Tree Preservation

Trees are a menacing part of many Homeowners and Community Association budgets. Often budget constraints leave only room for cosmetic work such as sidewalk, parking lot, and fire codes tree limb clearance. If you have limbs and trees falling every time a strong wind hits Nashville then you may want to consider adding the costs of annual Tree Preservation to your tree work budget.

Using today’s arborist techniques large trees and structures can both safely co-exist. The purpose of Tree Preservation is to help make your trees much more resistant to ice storms, heavy rains, and high winds. Beauty is a side effect of preservation.

Today’s arborist techniques do not attempt to re-engineer nature by using rigid metal cables or by topping trees. Loose cabling or bungee type nylon straps replace rigid metal cabling. Topping trees is replaced by weight/leverage reduction.

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Should you have your Trees Topped?

Tree Topping is a myth. A topped tree grows survival shoots (bi-lateral limbs) that become as large as its non-topped counterparts. These survival shoots are weakly attached to the side of the topped limb making liability even more an issue than before.

Topping trees ends up being a high maintenance decision that most often results in death, even though it may take a decade or more. Topped trees need regular re-topping or thinning to be safe. The disfigurement of a tree due to topping reduces property value and real estate curb appeal. Here is today’s solution.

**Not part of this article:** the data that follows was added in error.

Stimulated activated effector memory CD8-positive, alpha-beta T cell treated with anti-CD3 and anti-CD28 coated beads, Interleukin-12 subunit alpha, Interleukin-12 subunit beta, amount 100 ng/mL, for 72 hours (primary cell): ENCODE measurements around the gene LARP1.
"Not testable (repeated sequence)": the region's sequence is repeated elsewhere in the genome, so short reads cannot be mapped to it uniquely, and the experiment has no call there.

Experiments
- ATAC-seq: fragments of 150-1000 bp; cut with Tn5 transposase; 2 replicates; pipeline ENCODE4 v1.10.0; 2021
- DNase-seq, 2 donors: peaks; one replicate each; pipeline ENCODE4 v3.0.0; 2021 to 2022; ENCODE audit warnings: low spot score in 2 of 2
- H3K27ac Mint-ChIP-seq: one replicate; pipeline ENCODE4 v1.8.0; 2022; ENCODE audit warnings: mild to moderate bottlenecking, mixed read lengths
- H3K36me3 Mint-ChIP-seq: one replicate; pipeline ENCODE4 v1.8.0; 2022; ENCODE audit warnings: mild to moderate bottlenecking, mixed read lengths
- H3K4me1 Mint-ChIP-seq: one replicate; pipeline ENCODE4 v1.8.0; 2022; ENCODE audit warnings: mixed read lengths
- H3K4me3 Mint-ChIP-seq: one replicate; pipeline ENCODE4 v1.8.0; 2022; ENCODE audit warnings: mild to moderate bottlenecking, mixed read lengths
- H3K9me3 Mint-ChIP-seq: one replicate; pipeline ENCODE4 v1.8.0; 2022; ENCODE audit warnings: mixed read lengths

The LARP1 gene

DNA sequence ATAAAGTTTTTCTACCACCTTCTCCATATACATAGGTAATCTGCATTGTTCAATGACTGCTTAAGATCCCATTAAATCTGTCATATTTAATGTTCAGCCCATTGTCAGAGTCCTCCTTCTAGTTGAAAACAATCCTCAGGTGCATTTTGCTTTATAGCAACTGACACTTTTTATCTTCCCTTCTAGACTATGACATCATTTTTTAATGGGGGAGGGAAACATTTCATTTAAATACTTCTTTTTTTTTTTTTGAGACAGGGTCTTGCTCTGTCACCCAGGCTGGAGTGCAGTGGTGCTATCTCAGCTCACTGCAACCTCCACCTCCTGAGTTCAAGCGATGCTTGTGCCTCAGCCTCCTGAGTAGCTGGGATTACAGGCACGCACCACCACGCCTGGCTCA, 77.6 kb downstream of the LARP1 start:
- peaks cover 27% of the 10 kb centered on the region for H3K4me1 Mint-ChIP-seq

Crown reduction is the most up-to-date method of tree preservation. A simplified explanation of an at-risk tree is one where the combined circumference of all the major leads in the crown is greater than the circumference at the base of the trunk. If this is the case then chances are the tree is top heavy and it becomes a good candidate for breakage or uprooting problems.

The Crown reduction method helps to equalize the top-heavy crown with the trunk size by removing up to 1/3 of the crown’s weight and leverage. Crown reduction opens up the canopy for easier exchange of carbon dioxide/oxygen, and allows sunlight to penetrate through the crown. This in turns causes greener more vibrant growth of remaining limbs; and grass can grow better under the tree. The wind can now blow through the tree using the remaining limbs as shock absorbers strengthening them as they bend with the wind. If you have very old trees or enough middle aged trees on your property then an annual tree budget for tree preservation is worth a pound of cure.

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Community Tree Preservation
369 Dade Drive
Nashville TN 37211-4924
(615) 832-2410

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